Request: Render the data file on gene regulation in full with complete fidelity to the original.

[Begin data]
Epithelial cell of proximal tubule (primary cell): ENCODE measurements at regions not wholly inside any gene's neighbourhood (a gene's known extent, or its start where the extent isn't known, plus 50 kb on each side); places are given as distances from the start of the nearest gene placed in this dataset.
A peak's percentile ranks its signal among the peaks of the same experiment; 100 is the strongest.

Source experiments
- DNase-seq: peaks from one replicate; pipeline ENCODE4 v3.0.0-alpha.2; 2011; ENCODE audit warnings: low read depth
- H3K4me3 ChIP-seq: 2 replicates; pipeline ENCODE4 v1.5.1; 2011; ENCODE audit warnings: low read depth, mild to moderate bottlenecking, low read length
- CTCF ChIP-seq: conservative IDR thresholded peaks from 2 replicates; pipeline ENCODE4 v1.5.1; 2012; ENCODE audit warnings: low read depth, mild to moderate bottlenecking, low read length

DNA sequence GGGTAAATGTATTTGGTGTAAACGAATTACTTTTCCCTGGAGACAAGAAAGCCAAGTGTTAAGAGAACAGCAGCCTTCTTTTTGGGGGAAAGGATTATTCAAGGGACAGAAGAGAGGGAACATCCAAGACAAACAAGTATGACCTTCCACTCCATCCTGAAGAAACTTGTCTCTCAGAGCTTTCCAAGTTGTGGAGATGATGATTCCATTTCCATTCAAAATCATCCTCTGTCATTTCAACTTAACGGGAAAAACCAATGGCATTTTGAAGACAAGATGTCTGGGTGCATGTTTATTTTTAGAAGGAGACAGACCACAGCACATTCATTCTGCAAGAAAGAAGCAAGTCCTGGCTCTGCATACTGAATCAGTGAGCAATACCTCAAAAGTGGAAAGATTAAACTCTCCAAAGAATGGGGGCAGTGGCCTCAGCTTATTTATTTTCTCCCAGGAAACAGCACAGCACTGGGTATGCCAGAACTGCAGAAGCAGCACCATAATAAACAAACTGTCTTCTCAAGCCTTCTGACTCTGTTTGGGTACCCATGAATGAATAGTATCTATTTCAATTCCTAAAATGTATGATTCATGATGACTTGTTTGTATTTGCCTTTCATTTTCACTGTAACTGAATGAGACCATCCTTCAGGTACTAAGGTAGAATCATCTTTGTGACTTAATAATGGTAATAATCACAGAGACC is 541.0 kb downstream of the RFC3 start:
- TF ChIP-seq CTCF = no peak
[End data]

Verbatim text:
Epithelial cell of proximal tubule (primary cell): ENCODE measurements at regions not wholly inside any gene's neighbourhood (a gene's known extent, or its start where the extent isn't known, plus 50 kb on each side); places are given as distances from the start of the nearest gene placed in this dataset.
A peak's percentile ranks its signal among the peaks of the same experiment; 100 is the strongest.

Source experiments
- DNase-seq: peaks from one replicate; pipeline ENCODE4 v3.0.0-alpha.2; 2011; ENCODE audit warnings: low read depth
- H3K4me3 ChIP-seq: 2 replicates; pipeline ENCODE4 v1.5.1; 2011; ENCODE audit warnings: low read depth, mild to moderate bottlenecking, low read length
- CTCF ChIP-seq: conservative IDR thresholded peaks from 2 replicates; pipeline ENCODE4 v1.5.1; 2012; ENCODE audit warnings: low read depth, mild to moderate bottlenecking, low read length

DNA sequence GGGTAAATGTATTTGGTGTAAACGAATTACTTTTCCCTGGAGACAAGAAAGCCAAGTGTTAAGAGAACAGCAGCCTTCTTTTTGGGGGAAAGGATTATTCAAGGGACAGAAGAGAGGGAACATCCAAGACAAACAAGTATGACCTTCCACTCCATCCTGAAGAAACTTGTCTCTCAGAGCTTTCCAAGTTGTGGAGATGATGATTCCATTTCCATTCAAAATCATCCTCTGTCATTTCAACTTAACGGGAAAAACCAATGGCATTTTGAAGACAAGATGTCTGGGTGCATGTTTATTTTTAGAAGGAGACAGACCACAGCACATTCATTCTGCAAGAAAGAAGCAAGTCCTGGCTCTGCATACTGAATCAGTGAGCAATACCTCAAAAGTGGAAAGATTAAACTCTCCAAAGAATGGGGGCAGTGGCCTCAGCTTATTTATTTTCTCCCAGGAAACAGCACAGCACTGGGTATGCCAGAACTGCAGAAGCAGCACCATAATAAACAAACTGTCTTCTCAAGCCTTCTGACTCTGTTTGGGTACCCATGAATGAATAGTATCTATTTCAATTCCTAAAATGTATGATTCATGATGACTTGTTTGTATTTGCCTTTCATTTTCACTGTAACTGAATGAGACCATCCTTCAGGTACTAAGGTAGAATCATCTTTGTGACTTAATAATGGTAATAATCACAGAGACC is 541.0 kb downstream of the RFC3 start:
- TF ChIP-seq CTCF = no peak